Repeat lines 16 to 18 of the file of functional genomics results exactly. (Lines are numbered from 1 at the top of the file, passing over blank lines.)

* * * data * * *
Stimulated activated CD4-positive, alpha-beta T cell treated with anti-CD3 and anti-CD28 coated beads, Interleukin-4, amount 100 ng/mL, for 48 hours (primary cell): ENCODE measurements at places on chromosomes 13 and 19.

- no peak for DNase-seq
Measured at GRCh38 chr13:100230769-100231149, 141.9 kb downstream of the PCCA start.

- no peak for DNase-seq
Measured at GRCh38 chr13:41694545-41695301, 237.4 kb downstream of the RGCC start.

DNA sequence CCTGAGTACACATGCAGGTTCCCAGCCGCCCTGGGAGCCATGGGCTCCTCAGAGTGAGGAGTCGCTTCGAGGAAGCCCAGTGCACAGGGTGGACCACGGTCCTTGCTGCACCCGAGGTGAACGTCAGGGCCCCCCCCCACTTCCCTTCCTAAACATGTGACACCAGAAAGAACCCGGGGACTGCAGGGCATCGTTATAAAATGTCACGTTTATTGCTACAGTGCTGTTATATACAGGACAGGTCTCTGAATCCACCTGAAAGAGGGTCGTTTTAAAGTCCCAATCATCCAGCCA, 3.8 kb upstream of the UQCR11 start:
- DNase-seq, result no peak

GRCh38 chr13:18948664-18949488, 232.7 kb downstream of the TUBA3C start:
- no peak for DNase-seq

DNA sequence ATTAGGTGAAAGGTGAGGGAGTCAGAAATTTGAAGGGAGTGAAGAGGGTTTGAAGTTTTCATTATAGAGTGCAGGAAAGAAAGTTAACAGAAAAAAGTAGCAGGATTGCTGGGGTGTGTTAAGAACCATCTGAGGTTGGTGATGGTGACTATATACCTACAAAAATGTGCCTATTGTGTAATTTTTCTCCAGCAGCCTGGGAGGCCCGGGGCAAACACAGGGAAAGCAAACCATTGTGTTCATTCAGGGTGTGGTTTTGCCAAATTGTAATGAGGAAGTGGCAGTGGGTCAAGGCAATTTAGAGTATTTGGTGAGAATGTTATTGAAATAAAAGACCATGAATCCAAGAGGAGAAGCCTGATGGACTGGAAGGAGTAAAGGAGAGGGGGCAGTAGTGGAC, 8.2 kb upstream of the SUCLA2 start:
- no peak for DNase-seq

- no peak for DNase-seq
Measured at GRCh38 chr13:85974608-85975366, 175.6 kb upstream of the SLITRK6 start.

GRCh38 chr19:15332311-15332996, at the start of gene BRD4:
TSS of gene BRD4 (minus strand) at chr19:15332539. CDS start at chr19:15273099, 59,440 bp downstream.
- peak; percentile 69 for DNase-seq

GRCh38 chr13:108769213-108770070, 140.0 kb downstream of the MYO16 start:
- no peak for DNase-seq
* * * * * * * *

- peak; percentile 69 for DNase-seq

GRCh38 chr13:108769213-108770070, 140.0 kb downstream of the MYO16 start:
- no peak for DNase-seq